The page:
Indexing Baselines: Determining Physiological Stress in Rescued Orphaned Koala Joeys Under Rehabilitation by Comparing Faecal Cortisol Levels Between Healthy and Impaired Individuals
Koala (Phascolarctos cinereus) is an iconic folivorous marsupial native to the sclerophyll forests and woodlands of Australia. Due to the ever-changing habitat, this species is highly vulnerable to
Effect of weather variables on the incidence of trauma
TLDR
High average daily temperatures and long average daily total sunlight hours resulted in an increased incidence of trauma, and DLnM analysis results showed that the relative risk of trauma patients increased as the amount of precipitation increased, and the incidence of surgery increased when the relative humidity was 40% to 50%.
Seasonality in trauma admissions – Are daylight and weather variables better predictors than general cyclic effects?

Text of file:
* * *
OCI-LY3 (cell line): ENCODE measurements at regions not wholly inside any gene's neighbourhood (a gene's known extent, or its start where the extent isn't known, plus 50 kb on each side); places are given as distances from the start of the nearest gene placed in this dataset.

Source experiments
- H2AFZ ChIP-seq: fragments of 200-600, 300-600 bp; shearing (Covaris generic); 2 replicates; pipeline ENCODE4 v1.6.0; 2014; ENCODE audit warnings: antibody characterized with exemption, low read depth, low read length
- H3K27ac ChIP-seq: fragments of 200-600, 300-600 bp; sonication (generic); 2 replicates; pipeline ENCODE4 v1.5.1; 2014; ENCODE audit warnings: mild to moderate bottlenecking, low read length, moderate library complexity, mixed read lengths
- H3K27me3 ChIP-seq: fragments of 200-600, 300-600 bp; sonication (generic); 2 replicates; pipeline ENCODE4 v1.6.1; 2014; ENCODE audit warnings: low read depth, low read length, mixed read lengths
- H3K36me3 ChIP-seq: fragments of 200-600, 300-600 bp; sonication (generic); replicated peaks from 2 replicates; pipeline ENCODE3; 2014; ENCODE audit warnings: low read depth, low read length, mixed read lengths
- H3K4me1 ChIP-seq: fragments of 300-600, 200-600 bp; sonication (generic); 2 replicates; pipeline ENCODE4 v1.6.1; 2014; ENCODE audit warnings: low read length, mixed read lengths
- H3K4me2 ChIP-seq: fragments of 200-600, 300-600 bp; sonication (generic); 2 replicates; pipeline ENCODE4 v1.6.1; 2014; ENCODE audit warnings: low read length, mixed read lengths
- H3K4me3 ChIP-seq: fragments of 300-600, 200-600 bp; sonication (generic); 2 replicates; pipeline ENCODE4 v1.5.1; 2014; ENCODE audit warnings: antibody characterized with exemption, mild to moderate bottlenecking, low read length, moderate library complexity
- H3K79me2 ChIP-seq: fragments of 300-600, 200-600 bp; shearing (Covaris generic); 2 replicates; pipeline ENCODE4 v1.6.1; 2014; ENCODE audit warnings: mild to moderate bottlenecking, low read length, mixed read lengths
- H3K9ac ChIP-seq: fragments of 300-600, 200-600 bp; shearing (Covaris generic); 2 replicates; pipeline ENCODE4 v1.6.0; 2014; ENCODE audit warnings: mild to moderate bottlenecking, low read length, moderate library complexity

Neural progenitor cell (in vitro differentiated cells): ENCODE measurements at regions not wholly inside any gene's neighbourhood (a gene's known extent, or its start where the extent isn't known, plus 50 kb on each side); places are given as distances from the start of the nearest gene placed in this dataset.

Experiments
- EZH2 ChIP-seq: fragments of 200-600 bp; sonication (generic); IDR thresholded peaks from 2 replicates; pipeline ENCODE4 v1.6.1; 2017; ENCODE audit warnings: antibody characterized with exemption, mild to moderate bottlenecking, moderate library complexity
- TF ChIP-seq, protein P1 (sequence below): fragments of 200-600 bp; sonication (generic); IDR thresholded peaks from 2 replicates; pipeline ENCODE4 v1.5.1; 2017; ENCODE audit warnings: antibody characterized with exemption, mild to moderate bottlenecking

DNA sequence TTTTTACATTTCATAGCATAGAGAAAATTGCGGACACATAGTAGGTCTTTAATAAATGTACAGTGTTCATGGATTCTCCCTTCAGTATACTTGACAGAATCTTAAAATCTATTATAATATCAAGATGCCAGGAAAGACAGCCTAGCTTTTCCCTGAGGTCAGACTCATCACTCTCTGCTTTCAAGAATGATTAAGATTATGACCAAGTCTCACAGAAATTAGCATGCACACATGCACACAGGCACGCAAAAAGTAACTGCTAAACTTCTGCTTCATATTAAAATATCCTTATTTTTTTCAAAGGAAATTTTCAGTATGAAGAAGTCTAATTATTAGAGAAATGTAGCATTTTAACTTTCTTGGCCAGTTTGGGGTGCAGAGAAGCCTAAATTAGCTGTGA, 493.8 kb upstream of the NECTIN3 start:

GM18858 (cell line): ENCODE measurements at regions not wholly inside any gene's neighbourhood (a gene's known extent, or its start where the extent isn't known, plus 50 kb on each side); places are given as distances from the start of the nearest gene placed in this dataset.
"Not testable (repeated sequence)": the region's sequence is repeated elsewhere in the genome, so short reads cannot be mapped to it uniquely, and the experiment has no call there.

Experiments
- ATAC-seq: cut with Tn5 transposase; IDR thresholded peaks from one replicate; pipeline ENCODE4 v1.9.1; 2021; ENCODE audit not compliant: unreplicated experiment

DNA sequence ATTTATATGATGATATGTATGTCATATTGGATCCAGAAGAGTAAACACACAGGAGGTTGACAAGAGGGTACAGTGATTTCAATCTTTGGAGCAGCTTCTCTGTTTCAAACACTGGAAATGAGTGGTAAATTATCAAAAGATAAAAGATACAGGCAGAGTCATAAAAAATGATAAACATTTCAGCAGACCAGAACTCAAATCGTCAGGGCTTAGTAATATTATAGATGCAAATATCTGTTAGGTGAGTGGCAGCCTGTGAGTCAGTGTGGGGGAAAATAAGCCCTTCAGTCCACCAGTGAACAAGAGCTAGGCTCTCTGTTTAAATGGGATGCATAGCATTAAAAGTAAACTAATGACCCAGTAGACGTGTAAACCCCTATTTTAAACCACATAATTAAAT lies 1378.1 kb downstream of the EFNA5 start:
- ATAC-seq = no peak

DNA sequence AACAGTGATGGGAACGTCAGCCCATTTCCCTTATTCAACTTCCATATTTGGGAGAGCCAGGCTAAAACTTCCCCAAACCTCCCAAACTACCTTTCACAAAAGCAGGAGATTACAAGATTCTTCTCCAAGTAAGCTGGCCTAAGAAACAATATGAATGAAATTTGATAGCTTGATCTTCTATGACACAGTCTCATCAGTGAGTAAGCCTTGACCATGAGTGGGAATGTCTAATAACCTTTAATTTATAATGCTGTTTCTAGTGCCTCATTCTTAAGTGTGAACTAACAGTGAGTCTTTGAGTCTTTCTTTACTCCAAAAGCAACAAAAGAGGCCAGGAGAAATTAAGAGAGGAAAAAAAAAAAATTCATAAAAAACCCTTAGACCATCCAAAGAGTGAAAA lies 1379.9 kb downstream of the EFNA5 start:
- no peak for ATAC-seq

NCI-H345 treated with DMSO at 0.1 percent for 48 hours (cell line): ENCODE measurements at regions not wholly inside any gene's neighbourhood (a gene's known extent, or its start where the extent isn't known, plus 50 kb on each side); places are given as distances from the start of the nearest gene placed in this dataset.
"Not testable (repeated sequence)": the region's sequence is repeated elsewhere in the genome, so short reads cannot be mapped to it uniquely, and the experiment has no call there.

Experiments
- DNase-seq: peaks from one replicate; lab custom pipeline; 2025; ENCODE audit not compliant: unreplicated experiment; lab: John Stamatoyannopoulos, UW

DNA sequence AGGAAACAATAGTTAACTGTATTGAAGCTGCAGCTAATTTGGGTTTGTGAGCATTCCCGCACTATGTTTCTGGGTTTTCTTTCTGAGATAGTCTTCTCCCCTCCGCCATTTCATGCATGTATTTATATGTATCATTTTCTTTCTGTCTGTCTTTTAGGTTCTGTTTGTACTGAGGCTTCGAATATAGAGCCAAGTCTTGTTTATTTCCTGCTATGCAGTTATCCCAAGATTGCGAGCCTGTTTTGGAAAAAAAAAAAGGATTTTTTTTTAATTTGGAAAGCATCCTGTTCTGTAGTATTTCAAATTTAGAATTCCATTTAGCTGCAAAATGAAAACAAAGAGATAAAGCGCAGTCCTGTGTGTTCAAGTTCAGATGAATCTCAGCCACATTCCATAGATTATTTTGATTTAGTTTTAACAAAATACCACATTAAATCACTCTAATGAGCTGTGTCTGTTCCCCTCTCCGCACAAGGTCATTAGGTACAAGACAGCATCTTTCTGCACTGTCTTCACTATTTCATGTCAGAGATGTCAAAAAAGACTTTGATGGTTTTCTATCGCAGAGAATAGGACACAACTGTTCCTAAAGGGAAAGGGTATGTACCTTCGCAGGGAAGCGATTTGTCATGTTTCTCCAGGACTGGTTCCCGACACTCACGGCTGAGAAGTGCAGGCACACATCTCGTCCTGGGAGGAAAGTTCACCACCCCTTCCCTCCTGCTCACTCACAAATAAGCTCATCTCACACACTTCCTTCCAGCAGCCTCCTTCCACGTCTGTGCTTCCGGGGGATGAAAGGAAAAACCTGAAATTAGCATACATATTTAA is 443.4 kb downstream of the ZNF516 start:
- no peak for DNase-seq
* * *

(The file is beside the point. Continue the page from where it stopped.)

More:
TLDR
Daylight and weather variables are better predictors of seasonality in daily trauma admissions than mere information on day-of-year.
Do Livestock Injure and Kill Koalas? Insights from Wildlife Hospital and Rescue Group Admissions and an Online Survey of Livestock–Koala Conflicts
TLDR
This is the first study investigating the significance of livestock-inflicted injuries and deaths in koala populations over a large spatial and temporal scale and analysed koala admission records from Queensland wildlife hospitals and a wildlife rescue group (Wildlife Victoria) in Victoria.
Retrospective study on admission trends of Californian hummingbirds found in urban habitats (1991–2016)
TLDR
Evaluation of treatment regimens administered at wildlife rehabilitation centers identified supportive care, including providing commercial nutrient-rich nectar plus solution, to significantly increase hummingbird survivability.